For instance, basic remote support, patching, and upgrading might be included in Bronze. The services provided in Bronze may also be included in Silver support, along with on-site support, and the Gold package may also include emergency after-hours support in addition to the services provided in the earlier packages.


Things to consider when choosing the right price for you:


1. Different Costs


You must be aware of the overall costs (or break-even cost) involved in providing a service. You need to be aware of all of your normal costs as well as any potential unforeseen additional charges if you want to create a pricing strategy that works.


2. Technology Used


It makes sense that changes in technology will have an impact on both your price and the services you provide. Having a thorough understanding of the current technological landscape, including its costs, advantages, and difficulties, is essential for developing a pricing strategy.


3. Scalability


Standardization is crucial for maintaining the efficacy of your pricing strategy as your organization expands. Pricing changes over time are inevitable, but the secret to scalability is to standardize the costs associated with your core services.


Additionally, standardization shortens sales cycles, and since the price model you adopt makes selling simpler and repeatable, your business may be scaled as needed.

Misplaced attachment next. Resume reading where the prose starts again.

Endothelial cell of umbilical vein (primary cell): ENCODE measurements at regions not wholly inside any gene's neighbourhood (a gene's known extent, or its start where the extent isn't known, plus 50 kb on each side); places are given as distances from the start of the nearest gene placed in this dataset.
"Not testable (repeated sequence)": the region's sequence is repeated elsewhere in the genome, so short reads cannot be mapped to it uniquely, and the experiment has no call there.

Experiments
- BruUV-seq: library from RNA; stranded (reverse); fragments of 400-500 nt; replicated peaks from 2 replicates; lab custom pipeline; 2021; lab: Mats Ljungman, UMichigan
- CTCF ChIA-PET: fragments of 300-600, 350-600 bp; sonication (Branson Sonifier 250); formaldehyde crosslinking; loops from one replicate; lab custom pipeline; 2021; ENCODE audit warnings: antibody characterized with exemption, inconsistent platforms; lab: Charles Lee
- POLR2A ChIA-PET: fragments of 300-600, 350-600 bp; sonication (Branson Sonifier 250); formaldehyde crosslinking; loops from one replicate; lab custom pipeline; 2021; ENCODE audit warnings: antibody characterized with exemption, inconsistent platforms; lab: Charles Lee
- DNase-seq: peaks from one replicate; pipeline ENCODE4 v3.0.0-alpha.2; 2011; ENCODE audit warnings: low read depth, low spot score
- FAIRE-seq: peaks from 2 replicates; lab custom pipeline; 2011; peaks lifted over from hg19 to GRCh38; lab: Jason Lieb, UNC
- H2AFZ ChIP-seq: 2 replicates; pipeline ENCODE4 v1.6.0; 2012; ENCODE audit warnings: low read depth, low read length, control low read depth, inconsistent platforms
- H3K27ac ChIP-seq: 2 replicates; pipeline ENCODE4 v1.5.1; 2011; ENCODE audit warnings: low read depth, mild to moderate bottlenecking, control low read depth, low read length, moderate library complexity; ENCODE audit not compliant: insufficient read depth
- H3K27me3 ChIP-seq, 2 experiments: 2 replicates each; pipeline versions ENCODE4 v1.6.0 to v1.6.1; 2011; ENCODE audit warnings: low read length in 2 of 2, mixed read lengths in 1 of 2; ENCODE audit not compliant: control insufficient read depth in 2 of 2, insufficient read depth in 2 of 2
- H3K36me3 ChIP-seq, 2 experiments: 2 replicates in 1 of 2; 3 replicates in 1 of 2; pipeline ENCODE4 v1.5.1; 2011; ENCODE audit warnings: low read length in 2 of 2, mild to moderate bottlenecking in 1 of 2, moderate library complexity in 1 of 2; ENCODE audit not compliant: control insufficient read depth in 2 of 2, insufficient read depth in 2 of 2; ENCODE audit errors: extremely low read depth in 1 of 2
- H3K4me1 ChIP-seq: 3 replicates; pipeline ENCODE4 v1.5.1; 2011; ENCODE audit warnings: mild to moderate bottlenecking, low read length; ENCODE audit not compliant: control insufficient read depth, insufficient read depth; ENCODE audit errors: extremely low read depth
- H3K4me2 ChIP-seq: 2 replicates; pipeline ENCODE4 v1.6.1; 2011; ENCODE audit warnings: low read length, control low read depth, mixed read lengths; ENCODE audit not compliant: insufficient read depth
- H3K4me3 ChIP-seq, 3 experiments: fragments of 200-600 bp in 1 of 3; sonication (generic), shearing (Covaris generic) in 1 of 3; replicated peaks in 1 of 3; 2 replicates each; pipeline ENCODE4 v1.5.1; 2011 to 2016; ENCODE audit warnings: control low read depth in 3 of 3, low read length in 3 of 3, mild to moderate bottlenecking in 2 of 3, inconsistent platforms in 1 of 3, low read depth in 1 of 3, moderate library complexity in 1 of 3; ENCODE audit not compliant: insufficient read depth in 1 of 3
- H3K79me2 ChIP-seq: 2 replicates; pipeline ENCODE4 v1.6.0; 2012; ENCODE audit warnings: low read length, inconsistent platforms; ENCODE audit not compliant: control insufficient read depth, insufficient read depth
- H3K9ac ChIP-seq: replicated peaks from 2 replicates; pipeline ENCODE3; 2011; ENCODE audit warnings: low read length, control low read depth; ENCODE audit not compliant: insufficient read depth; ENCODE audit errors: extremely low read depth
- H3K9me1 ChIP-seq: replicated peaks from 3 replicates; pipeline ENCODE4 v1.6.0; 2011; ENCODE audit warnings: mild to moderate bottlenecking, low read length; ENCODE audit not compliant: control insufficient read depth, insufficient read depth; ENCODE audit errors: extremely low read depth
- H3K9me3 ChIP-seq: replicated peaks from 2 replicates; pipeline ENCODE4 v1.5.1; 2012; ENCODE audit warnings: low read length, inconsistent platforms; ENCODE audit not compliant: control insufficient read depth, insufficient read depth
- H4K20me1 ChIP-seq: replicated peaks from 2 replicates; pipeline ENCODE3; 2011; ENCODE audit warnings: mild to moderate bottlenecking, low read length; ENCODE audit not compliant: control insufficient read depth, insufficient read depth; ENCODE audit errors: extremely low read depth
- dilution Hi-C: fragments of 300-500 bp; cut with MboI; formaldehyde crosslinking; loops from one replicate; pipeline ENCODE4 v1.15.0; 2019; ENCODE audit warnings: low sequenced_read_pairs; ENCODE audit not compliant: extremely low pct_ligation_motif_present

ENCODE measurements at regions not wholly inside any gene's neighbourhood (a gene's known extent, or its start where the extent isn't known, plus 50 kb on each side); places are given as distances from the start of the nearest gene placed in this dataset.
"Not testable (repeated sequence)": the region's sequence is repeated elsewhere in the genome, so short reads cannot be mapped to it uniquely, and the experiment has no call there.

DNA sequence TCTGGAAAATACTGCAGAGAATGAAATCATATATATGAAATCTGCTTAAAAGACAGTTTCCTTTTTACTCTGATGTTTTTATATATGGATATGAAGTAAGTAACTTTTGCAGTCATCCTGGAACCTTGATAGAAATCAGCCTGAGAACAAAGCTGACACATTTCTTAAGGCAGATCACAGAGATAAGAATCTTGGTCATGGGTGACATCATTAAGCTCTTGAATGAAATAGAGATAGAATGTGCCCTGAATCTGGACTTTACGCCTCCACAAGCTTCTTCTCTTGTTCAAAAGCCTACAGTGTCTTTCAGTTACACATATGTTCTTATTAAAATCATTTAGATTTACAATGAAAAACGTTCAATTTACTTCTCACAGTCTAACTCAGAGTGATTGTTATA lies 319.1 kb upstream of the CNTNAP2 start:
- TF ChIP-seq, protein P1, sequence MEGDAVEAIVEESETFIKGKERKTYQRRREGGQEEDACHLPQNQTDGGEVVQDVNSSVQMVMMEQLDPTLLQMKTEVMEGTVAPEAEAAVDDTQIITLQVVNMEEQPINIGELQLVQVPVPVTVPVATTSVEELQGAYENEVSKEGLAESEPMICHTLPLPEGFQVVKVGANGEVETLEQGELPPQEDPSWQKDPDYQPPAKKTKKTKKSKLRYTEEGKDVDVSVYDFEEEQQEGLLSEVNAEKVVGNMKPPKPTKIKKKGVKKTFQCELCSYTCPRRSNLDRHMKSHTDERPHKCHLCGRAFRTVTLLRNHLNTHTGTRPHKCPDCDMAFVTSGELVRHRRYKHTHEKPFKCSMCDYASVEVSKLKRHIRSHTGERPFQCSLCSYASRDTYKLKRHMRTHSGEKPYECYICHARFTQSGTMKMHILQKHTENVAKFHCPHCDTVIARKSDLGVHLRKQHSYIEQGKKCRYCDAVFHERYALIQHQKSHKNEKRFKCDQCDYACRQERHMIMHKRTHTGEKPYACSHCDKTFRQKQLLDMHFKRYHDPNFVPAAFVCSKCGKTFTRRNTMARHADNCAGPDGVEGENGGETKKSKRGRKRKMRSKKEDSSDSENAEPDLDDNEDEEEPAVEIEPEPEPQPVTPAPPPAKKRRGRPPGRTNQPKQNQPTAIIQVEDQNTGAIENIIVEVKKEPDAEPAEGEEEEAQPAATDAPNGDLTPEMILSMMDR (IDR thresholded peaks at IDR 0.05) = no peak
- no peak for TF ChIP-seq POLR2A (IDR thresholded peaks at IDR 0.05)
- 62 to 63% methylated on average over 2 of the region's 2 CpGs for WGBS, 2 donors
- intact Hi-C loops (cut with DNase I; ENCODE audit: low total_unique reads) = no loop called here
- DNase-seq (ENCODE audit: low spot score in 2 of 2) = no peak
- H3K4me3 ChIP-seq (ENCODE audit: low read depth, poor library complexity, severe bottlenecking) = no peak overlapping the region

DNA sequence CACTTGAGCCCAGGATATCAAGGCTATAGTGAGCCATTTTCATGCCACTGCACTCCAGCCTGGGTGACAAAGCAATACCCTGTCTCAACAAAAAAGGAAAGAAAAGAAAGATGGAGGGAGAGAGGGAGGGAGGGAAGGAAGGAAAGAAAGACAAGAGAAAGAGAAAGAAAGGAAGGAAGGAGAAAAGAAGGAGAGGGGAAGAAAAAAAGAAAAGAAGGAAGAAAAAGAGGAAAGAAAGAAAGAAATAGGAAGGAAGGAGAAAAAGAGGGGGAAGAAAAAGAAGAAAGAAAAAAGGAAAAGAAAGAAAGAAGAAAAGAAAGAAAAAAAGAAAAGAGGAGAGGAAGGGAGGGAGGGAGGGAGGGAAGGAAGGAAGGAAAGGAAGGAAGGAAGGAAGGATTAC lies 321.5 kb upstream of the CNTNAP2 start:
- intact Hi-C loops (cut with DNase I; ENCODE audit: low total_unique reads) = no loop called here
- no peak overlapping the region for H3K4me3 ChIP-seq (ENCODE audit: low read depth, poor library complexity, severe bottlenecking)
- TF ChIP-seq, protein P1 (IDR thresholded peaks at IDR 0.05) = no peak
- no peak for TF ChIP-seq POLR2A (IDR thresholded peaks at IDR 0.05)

4. Targeted Market Segment


The price method you choose will be significantly influenced by your target market. Depending on the kind of business and verticals that are addressed, the scope and depth of the services given vary. For instance, a major corporation requires a different depth of services than an SMB, so the pricing model that works for an SMB will not work for them.


5. Your Competition


Putting all other considerations aside, you need to make sure that your prices and services are competitive with those of your competitors. To stay ahead of the competition and lower your chances of being replaced, try to increase the value of your service bundles.



MSPs have come a long way in providing services to businesses of all industries. Price models are created not just for MSPs to get customers that want their offers because of the price that are affordable, but to help businesses like yours get services that fit your needs and your company’s budget. Here at Intelecis, we pride ourselves in giving the best quality of services for your IT and cybersecurity needs with the pricing model that your business can afford and services that fit your needs. Ready to step into the future , save money and be better than your competitors? Talk to us today!